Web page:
Falling in love is a wonderful, magical experience. But all those feel-good hormones flooding your brain can also cloud your judgment. And once the sound of church bells gives way to ringing in your ears from howling children and a hovering husband, you may look back and wonder what warnings you missed in your courtship. How do you know if the differences between you and your hubby are hurdles to overcome or immoveable mountains?
Love is the foundation of any marriage. If you loved each other and enjoyed each other’s company before marriage, you can work toward enjoying the same things, and finding the same things important, now.
With these things in mind, here are some things to consider about your marriage:
A complement is not a clone
You can’t expect you and your spouse to feel exactly the same about everything. Or, to do everything the same way. A complement fits with its proper piece. Two puzzle pieces of the same shape won’t fit together. In a perfect complement, where one lacks, the other excels. Where one succeeds, the other can follow.
Don’t get caught up in the details
If you don’t like the same kinds of films, make movie dates with your friends, then come home and catch up on your favorite TV series together. If he loves camping and you hate bugs, book a 5-star cabin resort on a lakeside mountain. You go to the spa and he can fish in the wilderness.
Smile at the same things
If you both find similar things entertaining or funny, you’re off to a good start. Even if you don’t like the same kinds of entertainment, if you both smile or laugh at the same parts of whatever you’re watching, you are on similar wavelengths. And that goes a long way. Keep that up, and find more ways to laugh together.
Acknowledging the differences
Incompatibility means you have a hard time working together; like trying to run a PC program on a Mac computer. Your spouse's basic operating system is built in a different way than yours. He or she even speaks a different language. You might be able to invest in an “adapter” or “updated software,” but you have to acknowledge the basic foundational differences to make corrections.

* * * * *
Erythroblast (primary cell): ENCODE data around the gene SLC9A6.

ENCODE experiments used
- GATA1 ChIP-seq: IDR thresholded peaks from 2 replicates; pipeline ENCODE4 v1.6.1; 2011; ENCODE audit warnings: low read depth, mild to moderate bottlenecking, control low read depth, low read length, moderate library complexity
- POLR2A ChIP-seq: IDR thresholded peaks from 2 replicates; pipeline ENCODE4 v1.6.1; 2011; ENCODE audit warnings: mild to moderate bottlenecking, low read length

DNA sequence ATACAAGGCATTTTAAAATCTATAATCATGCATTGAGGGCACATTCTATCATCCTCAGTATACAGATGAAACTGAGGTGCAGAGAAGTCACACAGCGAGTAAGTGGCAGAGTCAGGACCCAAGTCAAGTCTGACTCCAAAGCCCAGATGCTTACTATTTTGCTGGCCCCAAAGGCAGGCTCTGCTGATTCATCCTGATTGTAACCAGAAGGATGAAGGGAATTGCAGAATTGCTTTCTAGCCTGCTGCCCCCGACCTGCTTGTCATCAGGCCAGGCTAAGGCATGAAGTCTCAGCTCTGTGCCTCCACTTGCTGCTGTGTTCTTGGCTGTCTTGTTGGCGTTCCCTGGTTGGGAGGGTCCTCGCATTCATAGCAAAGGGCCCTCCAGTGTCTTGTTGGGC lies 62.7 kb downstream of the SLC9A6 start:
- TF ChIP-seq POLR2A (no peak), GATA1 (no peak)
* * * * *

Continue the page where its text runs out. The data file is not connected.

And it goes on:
Try to see it your spouse's way
Once you know you and your spouse operate on different wavelengths, a lot of effort needs to be put into translation. Learn the way he expresses himself, and what that means to you. Also, keep your spouse's history and culture in mind when he or she makes assumptions about your marriage, family or personal life that seem strange to you. Be conscious of making these same assumptions yourself.
Having shared values can make or break a marriage. It is the lifelines that keep each partner feeling safe, supported and steady when things get rocky. You can still respect each other’s values even if you don’t completely agree on things like: the definition and expectations of marriage, gender roles, spiritual roles, child rearing, career vs. family, charity or similar issues. If you don’t agree but understand and respect each other, there is something worth saving.
Making the best of a mismatched marriage takes a lot of thought and effort. But if you’re willing to put in the work, even the most mismatched spouses can find solace in their union:
Enjoy each other’s company, any way you can.
Don’t forget to laugh together!
Participate in your spouse’s interests and passions. Or, at the very least, support them.
Develop new interests and passions together.
Find new activities and entertainment you both enjoy together.
Eliminate the unnecessary. (Hire a gardener instead of fighting about who mows the lawn.)
Spice up the humdrum. (When the kids are gone, cook and clean together in risqué outfits to exciting music.)
Double-date with other couples.
Participate in couple’s events, classes and retreats.